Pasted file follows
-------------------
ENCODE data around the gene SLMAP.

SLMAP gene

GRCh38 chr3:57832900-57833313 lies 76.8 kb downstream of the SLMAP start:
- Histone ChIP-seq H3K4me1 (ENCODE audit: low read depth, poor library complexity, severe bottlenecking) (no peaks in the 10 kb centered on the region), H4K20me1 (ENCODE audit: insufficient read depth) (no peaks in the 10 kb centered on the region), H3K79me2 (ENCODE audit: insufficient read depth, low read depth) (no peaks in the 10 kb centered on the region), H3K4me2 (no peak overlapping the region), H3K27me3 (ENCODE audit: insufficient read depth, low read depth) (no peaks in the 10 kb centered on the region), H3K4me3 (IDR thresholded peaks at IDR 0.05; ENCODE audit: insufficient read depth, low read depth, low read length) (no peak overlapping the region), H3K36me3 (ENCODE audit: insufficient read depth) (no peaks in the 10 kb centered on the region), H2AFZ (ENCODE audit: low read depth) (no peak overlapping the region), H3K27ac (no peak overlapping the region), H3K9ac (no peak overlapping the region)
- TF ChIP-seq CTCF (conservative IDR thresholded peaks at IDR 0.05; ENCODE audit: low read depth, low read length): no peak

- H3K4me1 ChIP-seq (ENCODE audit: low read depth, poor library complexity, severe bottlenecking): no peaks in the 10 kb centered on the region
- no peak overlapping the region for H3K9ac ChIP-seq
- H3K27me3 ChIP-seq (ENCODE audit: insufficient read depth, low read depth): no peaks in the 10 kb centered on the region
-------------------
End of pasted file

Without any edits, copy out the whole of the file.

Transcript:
ENCODE data around the gene SLMAP.

SLMAP gene

GRCh38 chr3:57832900-57833313 lies 76.8 kb downstream of the SLMAP start:
- Histone ChIP-seq H3K4me1 (ENCODE audit: low read depth, poor library complexity, severe bottlenecking) (no peaks in the 10 kb centered on the region), H4K20me1 (ENCODE audit: insufficient read depth) (no peaks in the 10 kb centered on the region), H3K79me2 (ENCODE audit: insufficient read depth, low read depth) (no peaks in the 10 kb centered on the region), H3K4me2 (no peak overlapping the region), H3K27me3 (ENCODE audit: insufficient read depth, low read depth) (no peaks in the 10 kb centered on the region), H3K4me3 (IDR thresholded peaks at IDR 0.05; ENCODE audit: insufficient read depth, low read depth, low read length) (no peak overlapping the region), H3K36me3 (ENCODE audit: insufficient read depth) (no peaks in the 10 kb centered on the region), H2AFZ (ENCODE audit: low read depth) (no peak overlapping the region), H3K27ac (no peak overlapping the region), H3K9ac (no peak overlapping the region)
- TF ChIP-seq CTCF (conservative IDR thresholded peaks at IDR 0.05; ENCODE audit: low read depth, low read length): no peak

- H3K4me1 ChIP-seq (ENCODE audit: low read depth, poor library complexity, severe bottlenecking): no peaks in the 10 kb centered on the region
- no peak overlapping the region for H3K9ac ChIP-seq
- H3K27me3 ChIP-seq (ENCODE audit: insufficient read depth, low read depth): no peaks in the 10 kb centered on the region